As a result of the Food and Drug Administration (FDA) Modernization Act and the Best Pharmaceuticals for Children Act, the number of medications with FDA-approved pediatric labeling has increased. To assess the success of these initiatives, we examined whether antihypertensive drugs used by children with hypertension in 2008 had FDA-approved pediatric labeling and indications. Using a nationwide commercial insurer database, 2915 children with primary (n=2607) and secondary (n=308) hypertension were identified. Drug user rate and days of supply were calculated from pharmacy claims. Drugs were categorized based on pediatric labeling and indication and whether they were recommended for pediatric use. Antihypertensive drugs were used by 889 (34%) children with primary hypertension and 200 children (65%) with secondary hypertension. User rates were 44.3% in hypertensive children younger than 6 years, 30.9% in those 6 years to older than 12 years, and 38.1% in those 12 years to older than 18 years. Seven percent of drugs were neither labeled for pediatric use nor considered recommended for use in children. In children younger than 6 years, 29% of drugs used were not indicated for use in that age group. Despite recent legislative initiatives, many drugs used by hypertensive children still lack pediatric labeling. Additional efforts are needed to close the gap between the availability of drugs that are labeled and indicated for pediatric use and actual drug usage in children.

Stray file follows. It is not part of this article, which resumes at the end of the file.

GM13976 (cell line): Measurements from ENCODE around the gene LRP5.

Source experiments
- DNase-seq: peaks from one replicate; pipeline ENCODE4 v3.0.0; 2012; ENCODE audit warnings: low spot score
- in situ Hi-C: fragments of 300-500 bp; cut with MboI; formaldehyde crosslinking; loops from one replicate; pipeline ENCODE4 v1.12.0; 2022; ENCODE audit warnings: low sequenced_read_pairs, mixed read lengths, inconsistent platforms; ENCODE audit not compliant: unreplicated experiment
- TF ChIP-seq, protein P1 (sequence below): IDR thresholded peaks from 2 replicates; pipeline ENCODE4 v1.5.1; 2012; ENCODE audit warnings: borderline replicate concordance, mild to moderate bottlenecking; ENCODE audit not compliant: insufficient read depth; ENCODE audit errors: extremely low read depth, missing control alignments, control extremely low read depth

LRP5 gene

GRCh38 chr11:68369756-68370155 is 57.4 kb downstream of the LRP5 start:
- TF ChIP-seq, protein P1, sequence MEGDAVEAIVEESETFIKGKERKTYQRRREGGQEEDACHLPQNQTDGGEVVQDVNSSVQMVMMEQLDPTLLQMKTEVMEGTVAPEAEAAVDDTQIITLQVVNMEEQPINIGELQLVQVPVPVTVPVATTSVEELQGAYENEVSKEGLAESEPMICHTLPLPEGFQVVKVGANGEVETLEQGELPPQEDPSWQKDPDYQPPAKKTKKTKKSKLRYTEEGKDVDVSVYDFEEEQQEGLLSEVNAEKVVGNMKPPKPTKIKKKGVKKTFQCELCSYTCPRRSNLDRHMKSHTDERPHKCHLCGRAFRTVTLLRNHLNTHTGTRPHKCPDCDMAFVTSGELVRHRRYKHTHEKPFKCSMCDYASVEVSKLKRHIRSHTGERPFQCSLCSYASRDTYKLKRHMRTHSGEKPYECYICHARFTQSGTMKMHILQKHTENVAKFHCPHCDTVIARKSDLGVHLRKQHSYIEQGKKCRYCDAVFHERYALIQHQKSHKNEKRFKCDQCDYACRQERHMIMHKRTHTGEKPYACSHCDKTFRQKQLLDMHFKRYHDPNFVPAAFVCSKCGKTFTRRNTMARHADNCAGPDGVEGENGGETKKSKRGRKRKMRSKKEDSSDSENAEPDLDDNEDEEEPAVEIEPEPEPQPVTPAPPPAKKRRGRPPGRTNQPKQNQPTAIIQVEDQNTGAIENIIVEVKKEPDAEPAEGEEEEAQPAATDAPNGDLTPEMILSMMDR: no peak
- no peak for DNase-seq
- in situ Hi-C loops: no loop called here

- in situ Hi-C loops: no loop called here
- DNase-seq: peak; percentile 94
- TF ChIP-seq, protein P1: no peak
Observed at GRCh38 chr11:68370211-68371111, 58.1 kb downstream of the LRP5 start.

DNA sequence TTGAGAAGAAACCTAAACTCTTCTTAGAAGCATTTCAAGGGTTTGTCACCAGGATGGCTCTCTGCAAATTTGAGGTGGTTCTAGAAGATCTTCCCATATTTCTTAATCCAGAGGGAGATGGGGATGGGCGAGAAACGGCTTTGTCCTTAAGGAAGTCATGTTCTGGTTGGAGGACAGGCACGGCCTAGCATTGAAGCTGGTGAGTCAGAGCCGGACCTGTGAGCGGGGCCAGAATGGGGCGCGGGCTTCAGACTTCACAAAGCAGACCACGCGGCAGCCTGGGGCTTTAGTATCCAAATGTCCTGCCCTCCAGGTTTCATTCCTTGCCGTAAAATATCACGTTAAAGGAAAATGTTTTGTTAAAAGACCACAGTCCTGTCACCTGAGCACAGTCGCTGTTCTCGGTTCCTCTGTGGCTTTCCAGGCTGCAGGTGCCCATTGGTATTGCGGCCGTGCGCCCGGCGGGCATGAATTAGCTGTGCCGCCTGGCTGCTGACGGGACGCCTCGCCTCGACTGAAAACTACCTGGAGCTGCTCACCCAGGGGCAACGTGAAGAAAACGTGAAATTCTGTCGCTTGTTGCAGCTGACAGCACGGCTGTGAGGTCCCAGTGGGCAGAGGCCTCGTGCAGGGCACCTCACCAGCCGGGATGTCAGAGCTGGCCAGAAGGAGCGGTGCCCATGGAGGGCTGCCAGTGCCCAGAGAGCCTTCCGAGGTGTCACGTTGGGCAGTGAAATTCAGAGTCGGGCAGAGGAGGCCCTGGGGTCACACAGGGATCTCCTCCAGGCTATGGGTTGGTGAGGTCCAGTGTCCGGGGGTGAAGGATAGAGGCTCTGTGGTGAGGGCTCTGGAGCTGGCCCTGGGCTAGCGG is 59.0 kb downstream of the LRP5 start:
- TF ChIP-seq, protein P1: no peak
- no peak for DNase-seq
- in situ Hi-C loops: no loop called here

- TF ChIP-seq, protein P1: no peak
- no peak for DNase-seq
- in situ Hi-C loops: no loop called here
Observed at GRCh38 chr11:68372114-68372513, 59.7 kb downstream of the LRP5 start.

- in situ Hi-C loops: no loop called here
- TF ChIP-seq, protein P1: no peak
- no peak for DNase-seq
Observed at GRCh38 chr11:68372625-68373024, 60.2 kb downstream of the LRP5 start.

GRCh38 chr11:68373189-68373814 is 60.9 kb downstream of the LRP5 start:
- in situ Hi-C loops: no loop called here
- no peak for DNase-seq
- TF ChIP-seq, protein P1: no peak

© 2012 Wiley Periodicals, Inc.